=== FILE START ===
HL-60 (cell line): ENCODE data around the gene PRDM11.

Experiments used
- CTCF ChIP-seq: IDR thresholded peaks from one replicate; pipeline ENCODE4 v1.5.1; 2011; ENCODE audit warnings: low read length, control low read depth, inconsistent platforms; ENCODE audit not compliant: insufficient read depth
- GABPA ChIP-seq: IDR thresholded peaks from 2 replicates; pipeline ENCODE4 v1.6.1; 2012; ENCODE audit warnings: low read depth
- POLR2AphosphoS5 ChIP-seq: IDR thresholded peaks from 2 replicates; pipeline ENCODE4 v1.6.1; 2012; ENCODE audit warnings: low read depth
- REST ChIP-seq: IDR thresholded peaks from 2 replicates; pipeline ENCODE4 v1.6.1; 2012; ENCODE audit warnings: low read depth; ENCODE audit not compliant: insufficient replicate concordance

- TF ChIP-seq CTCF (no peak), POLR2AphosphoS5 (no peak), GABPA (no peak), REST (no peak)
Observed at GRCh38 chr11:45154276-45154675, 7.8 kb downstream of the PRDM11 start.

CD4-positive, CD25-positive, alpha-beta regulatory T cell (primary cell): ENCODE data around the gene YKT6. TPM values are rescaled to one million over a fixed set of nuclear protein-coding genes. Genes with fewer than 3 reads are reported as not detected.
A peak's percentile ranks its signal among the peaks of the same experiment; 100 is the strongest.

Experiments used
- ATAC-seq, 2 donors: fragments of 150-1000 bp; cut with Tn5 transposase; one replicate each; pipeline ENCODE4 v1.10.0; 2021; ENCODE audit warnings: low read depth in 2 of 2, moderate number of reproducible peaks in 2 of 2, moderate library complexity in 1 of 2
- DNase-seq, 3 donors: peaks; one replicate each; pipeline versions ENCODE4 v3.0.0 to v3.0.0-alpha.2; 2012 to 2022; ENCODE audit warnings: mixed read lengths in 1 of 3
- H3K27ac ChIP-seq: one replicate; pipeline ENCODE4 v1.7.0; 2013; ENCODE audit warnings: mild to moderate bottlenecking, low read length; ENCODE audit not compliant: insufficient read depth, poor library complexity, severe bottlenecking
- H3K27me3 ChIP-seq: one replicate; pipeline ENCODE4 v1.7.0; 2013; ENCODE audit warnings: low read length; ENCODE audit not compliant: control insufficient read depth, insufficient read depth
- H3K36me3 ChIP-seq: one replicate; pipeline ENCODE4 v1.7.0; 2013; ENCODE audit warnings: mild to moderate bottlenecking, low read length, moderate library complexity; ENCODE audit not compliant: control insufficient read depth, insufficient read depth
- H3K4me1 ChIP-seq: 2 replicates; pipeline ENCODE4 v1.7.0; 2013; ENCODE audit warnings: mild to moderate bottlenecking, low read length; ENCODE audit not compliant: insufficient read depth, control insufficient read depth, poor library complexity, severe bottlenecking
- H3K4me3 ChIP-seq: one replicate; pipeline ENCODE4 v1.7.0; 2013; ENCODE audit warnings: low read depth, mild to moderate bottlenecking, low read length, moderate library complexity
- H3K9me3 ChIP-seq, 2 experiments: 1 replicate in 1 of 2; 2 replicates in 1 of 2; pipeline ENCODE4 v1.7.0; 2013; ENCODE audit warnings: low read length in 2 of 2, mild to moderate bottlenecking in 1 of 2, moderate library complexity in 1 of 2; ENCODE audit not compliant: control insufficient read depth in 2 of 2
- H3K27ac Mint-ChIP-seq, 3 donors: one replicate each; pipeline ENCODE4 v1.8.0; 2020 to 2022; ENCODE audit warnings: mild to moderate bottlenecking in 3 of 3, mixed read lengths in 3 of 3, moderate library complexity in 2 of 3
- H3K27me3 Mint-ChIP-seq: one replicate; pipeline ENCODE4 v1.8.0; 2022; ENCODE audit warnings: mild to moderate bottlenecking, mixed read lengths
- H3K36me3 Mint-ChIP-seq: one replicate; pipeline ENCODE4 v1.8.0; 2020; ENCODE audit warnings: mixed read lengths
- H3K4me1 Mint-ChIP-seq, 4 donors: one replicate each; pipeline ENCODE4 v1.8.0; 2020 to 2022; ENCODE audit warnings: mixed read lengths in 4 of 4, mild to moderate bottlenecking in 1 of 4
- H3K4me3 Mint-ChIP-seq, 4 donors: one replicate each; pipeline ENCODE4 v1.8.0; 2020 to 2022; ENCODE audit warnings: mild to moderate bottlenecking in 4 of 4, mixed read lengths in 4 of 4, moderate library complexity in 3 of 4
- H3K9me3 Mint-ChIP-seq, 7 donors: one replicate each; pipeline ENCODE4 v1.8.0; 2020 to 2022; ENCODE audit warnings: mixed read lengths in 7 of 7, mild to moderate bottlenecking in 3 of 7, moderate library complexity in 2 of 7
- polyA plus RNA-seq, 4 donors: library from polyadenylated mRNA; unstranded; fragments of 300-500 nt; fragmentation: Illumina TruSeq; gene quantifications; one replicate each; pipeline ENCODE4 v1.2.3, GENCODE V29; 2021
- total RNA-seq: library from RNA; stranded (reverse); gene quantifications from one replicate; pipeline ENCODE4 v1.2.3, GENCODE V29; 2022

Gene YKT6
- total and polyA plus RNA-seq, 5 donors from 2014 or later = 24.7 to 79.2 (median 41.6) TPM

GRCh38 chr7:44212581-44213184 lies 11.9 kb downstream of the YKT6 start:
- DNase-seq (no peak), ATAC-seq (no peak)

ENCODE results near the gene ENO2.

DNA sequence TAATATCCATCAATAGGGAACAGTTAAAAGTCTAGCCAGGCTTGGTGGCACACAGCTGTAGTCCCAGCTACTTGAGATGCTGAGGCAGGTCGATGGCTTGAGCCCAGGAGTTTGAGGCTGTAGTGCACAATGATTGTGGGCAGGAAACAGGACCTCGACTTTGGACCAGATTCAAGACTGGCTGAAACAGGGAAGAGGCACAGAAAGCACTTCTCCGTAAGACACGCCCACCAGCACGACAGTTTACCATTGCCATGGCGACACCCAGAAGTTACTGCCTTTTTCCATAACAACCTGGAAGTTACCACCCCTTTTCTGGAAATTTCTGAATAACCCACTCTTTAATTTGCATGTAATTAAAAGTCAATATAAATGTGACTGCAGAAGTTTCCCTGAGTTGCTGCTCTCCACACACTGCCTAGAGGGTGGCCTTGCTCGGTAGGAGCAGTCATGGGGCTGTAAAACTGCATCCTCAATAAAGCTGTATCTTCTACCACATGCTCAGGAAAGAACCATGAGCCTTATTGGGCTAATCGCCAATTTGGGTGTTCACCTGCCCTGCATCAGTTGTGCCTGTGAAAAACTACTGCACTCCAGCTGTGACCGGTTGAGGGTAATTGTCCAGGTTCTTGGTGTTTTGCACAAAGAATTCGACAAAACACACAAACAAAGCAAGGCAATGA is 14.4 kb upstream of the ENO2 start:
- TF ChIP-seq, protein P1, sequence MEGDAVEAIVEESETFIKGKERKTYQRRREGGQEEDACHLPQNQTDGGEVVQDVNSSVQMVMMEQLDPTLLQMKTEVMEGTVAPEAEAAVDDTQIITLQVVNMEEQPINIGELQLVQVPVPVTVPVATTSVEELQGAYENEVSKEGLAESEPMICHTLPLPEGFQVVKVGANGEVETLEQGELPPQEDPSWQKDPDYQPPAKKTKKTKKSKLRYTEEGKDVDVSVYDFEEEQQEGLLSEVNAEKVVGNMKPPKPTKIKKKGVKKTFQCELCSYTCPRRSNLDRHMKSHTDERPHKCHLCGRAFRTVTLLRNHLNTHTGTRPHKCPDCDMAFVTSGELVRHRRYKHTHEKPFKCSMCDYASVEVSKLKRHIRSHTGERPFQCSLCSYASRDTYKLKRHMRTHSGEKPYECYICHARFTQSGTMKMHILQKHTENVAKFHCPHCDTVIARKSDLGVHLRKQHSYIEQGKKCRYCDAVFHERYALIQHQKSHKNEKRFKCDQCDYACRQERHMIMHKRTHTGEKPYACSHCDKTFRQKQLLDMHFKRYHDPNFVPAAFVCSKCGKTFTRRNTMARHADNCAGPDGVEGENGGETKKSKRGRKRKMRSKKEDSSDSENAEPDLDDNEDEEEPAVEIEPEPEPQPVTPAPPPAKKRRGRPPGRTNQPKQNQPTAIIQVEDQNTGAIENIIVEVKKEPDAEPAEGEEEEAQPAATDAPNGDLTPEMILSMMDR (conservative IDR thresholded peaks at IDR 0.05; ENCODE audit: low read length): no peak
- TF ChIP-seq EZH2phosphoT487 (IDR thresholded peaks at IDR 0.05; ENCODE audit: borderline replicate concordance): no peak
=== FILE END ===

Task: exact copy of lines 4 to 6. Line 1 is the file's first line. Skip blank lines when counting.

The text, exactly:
- GABPA ChIP-seq: IDR thresholded peaks from 2 replicates; pipeline ENCODE4 v1.6.1; 2012; ENCODE audit warnings: low read depth
- POLR2AphosphoS5 ChIP-seq: IDR thresholded peaks from 2 replicates; pipeline ENCODE4 v1.6.1; 2012; ENCODE audit warnings: low read depth
- REST ChIP-seq: IDR thresholded peaks from 2 replicates; pipeline ENCODE4 v1.6.1; 2012; ENCODE audit warnings: low read depth; ENCODE audit not compliant: insufficient replicate concordance